Most of the large political and mass organizations, as well as those who hold positions within the state structures, are very suspicious when speaking in favor of any demand that is not on the legislative schedule or implies a criticism or disagreement with the practical application of some policy, or simply a different criterion from that of some state cadre.
However, I believe it is possible to identify diverse tendencies within Cuban politicians and more or less identification with the demands for social transformation demanded by the various groups in civil society.
We have become accustomed — or they have accustomed us — to act based on “order and command” while the highest political spheres don’t agree on how to solve the structural problem.
Although in theory there are many spaces for civil society to raise their concerns, the possibility of real transformation of these spaces is quite limited.
Therefore, the first thing we would need is to quickly recognize those demands and work together on possible solutions for them — not “the ultimate solution” — from the moment they are formulated and begin to be shared by a significant number of people.
It is also necessary for citizens to feel that politicians and/or parliamentarians support or reject their criteria — since the demands of some may be contradictory to those of others — and that these revitalizing debates are taking place in the spheres of power; in addition, a greater participation of activists and scholars of these problems in the solutions is unavoidable.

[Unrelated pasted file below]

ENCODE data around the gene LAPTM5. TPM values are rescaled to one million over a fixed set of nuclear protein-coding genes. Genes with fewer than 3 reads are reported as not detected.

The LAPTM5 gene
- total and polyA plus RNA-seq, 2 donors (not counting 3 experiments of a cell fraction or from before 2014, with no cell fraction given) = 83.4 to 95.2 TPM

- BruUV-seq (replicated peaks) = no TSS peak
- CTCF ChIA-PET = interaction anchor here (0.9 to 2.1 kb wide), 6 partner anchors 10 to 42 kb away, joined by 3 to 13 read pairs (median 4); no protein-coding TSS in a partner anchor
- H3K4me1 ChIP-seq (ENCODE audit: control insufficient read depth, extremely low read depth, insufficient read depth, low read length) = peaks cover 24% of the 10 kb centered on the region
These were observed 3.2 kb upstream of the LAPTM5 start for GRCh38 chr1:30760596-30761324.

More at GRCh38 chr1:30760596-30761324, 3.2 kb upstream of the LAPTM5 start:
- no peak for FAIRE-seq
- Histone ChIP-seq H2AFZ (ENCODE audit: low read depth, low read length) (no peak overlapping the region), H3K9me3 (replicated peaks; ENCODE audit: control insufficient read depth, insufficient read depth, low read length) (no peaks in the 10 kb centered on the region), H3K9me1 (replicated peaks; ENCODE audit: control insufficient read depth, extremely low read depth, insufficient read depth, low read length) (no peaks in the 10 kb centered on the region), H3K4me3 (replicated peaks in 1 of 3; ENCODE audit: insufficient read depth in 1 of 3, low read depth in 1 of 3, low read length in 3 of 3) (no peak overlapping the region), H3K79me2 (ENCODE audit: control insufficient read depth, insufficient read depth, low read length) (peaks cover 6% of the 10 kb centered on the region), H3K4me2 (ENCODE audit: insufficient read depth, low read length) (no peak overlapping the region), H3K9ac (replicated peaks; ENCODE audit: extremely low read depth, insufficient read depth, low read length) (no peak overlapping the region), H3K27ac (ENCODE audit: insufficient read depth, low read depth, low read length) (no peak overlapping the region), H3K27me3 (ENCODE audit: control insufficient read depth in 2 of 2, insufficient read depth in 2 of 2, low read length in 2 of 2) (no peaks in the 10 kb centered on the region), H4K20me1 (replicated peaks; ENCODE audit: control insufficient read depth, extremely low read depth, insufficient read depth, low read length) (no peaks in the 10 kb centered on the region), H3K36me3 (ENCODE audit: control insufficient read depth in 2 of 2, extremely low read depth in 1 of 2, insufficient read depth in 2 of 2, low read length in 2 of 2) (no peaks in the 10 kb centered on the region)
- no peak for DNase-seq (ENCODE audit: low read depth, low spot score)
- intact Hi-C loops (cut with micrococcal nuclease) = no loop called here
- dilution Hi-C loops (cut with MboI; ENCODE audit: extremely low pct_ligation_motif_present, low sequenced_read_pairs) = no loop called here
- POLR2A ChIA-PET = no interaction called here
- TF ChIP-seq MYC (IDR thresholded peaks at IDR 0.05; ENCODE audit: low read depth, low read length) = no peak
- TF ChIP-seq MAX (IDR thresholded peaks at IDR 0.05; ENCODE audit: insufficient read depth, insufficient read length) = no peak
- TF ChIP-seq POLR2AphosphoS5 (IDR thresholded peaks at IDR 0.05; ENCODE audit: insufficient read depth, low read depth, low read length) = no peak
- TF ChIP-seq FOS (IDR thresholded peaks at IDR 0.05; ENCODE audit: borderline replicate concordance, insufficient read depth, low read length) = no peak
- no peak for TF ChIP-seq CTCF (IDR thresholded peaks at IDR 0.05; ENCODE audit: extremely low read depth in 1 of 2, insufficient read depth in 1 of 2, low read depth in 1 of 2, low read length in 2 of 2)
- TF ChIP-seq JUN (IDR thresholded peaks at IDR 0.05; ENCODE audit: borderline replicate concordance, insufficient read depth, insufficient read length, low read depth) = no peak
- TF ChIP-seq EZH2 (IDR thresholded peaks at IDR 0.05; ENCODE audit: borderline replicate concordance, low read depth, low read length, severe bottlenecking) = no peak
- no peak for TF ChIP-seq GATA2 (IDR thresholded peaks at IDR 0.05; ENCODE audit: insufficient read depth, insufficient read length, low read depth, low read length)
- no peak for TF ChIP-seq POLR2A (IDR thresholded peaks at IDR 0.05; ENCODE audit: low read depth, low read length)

Today there is greater awareness of this need than a few years ago, but I don’t know to what extent the State is willing to change that “disciplined” tradition in politicians and make their debates or discussions with the public transparent.
What is your opinion on the intensification of sanctions against Cuba that took place during the Trump administration in the midst of this crisis aggravated by the pandemic and its consequences on the country?
The sanctions came to break the beginning of a dialogue, not only between two governments, but between two peoples that had been isolated for decades.
On the other hand, they have affected many Cuban families, not only in terms of travel and remittances, but also in the possibility of accessing a basic food basket and other necessities in the midst of a health crisis.
Although for a long time wages have not been enough to live in Cuba, today we don’t have clumsier internal measures than five years ago, I would even dare to say that transformations have recently taken place, which, although insufficient, are probably the most daring of this century in the country. However, the hostile economic and political context has frustrated its operationalization and direct effect on the family economy.
The difference between the standard of living of the population on the island before and after the sanctions is evident, even prior to the well-known Task of Reorganization.